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Articles Lax cockpit monitoring a longtime problem, NTSB member tells pilots
Lax cockpit monitoring a longtime problem, NTSB member tells pilots
By Joseph Straw, New York Daily News
National Transportation Safety Board member Robert L. Sumwalt said Wednesday at a pilots' conference that an NTSB report finds lapsed monitoring factored in 94 percent of aviation mishaps. He spoke in the wake of the July 6 Asiana Airlines crash in San Francisco.
An investigator probing the July 6 Asiana Airlines crash said Wednesday that lax monitoring of cockpit instruments and crewmates was the industry's "problem that never went away."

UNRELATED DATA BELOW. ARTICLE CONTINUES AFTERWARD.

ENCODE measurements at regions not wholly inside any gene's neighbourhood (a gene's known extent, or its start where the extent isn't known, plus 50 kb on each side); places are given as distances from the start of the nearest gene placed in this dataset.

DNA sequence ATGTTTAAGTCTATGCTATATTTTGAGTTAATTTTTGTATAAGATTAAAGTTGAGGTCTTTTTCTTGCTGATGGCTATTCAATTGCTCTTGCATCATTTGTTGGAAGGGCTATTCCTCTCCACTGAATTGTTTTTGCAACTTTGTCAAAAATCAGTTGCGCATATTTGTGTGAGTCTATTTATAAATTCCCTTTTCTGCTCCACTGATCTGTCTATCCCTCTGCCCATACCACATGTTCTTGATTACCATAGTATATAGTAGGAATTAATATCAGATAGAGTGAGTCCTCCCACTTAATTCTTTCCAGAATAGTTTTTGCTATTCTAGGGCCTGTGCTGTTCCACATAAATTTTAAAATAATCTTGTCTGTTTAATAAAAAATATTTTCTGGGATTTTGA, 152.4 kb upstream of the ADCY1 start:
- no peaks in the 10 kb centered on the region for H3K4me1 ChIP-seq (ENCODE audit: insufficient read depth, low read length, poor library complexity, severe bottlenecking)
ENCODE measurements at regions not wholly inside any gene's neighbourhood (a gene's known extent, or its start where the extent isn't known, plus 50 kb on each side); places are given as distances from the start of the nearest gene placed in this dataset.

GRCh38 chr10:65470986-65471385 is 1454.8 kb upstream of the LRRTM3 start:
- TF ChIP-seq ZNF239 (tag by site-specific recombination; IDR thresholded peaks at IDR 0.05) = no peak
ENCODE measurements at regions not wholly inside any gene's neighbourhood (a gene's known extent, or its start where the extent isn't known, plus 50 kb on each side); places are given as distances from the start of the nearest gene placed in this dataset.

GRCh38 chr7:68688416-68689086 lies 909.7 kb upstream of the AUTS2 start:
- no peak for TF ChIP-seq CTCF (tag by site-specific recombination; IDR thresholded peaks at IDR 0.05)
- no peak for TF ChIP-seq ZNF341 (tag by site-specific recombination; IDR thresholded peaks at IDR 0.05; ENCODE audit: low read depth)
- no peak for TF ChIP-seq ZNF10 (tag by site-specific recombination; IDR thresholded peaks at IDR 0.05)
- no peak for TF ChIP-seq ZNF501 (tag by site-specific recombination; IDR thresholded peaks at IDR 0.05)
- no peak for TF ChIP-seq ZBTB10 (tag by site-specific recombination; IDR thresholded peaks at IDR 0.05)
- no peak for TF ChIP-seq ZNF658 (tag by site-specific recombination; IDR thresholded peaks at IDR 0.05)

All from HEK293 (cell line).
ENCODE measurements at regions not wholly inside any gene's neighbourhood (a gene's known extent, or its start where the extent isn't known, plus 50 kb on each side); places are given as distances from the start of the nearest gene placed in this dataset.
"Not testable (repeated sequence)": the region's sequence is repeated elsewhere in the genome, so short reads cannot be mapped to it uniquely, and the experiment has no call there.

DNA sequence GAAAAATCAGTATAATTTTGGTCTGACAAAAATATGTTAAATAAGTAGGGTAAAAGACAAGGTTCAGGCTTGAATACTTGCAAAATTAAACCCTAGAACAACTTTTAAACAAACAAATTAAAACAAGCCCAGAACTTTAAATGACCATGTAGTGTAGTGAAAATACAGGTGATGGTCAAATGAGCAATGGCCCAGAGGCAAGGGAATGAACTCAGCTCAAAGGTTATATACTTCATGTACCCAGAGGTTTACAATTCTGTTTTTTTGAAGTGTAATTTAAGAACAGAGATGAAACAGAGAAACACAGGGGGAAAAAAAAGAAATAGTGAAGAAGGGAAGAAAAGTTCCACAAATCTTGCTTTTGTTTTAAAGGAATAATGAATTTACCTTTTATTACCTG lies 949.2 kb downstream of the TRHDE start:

Speaking at an airline pilots' union safety conference, National Transportation Safety Board member Robert L. Sumwalt did not address the panel's review of the deadly July 6 crash. But he noted a 1994 NTSB report that found lapsed monitoring factored in 94 percent of aviation mishaps studied.
NTSB Chairwoman Deborah Hersman reported July 9 that one of Asiana 214's pilots told investigators he assumed the plane's automatic throttle was maintaining adequate airspeed, but did not confirm that on instruments.
Cockpit protocol requires that the crew member not flying the plane monitor instruments as though he or she was, and voice all concerns about conditions and controls to the pilot.
Air Line Pilots Association member Training Group Chairman Frank Cheeseman told the conference: ôRecent events certainly demonstrate this need in our cockpits ...We need to be better monitors."
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